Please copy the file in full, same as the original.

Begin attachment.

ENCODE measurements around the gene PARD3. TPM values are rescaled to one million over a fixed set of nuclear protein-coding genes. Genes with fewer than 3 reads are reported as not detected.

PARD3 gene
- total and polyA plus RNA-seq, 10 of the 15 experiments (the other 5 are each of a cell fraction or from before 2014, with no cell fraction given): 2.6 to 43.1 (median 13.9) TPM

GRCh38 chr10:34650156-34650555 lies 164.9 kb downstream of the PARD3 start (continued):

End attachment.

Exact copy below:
ENCODE measurements around the gene PARD3. TPM values are rescaled to one million over a fixed set of nuclear protein-coding genes. Genes with fewer than 3 reads are reported as not detected.

PARD3 gene
- total and polyA plus RNA-seq, 10 of the 15 experiments (the other 5 are each of a cell fraction or from before 2014, with no cell fraction given): 2.6 to 43.1 (median 13.9) TPM

GRCh38 chr10:34650156-34650555 lies 164.9 kb downstream of the PARD3 start (continued):